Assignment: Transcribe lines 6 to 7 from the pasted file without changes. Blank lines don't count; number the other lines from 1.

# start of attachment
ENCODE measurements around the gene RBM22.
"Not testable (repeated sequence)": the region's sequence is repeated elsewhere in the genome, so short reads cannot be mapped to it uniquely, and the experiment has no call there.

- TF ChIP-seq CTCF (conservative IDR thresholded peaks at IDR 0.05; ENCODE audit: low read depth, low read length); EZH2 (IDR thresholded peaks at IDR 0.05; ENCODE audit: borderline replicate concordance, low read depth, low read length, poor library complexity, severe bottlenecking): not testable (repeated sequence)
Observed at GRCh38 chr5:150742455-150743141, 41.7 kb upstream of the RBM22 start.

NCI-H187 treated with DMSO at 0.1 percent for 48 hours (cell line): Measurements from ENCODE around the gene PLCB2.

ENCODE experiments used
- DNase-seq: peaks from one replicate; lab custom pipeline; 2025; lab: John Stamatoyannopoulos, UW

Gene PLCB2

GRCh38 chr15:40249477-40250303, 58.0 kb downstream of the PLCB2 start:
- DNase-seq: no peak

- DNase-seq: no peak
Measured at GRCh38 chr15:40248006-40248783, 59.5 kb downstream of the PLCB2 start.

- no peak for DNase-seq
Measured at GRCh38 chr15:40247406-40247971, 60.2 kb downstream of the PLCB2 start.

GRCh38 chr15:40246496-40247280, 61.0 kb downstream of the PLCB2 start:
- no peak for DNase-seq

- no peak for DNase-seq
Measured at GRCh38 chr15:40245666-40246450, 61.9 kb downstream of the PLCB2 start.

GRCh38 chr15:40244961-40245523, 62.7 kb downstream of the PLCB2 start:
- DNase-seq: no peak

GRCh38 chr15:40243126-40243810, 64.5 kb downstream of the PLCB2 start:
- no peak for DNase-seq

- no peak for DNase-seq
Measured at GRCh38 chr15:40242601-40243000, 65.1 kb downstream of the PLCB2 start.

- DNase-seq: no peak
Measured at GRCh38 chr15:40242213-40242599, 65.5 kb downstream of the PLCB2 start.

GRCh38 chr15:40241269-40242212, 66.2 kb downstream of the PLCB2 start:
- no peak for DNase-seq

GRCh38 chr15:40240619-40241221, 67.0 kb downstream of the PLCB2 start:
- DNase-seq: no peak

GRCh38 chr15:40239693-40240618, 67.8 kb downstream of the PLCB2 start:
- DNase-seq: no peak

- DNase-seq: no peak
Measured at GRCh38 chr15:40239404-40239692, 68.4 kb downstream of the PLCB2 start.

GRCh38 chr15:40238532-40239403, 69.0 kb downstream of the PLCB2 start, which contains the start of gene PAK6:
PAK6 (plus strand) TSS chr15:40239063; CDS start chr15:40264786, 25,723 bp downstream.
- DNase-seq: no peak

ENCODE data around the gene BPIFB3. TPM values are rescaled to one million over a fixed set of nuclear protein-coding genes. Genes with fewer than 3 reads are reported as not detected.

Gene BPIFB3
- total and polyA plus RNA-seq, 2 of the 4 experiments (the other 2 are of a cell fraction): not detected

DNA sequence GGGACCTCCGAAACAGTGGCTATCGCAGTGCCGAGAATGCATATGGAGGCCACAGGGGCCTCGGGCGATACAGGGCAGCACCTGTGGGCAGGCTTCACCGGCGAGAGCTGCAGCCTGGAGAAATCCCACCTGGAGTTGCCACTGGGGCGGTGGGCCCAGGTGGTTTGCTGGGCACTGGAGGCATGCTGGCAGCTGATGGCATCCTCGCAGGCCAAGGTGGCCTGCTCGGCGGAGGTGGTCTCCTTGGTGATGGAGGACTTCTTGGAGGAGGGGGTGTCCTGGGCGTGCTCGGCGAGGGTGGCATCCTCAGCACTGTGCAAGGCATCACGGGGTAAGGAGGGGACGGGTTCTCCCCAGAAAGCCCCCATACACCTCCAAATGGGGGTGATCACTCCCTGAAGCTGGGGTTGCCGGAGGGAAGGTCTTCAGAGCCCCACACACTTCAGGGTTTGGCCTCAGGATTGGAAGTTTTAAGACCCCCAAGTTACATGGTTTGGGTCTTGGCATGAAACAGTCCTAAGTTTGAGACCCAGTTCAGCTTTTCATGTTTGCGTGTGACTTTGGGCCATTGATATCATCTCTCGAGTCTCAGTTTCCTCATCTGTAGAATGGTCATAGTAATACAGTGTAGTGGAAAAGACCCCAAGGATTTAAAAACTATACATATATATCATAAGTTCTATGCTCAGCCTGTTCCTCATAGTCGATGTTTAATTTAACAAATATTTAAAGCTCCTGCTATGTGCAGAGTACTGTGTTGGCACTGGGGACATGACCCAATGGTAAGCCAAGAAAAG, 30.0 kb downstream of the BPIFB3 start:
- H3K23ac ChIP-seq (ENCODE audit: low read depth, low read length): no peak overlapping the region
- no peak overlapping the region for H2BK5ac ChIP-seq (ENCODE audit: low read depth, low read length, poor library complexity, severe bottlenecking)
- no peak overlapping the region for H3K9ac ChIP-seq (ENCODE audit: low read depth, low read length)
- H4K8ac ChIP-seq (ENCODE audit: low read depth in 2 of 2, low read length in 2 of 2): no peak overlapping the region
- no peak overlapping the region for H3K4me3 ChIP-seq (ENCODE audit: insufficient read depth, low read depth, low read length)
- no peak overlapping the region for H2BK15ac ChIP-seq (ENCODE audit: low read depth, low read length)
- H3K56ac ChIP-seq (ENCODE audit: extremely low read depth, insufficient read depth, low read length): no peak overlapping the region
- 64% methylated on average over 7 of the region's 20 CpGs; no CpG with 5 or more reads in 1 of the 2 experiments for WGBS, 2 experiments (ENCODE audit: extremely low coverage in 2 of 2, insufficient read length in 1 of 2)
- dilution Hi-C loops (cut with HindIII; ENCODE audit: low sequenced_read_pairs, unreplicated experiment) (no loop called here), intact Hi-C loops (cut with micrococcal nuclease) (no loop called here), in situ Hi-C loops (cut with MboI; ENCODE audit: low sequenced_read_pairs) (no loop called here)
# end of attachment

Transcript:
ENCODE experiments used
- DNase-seq: peaks from one replicate; lab custom pipeline; 2025; lab: John Stamatoyannopoulos, UW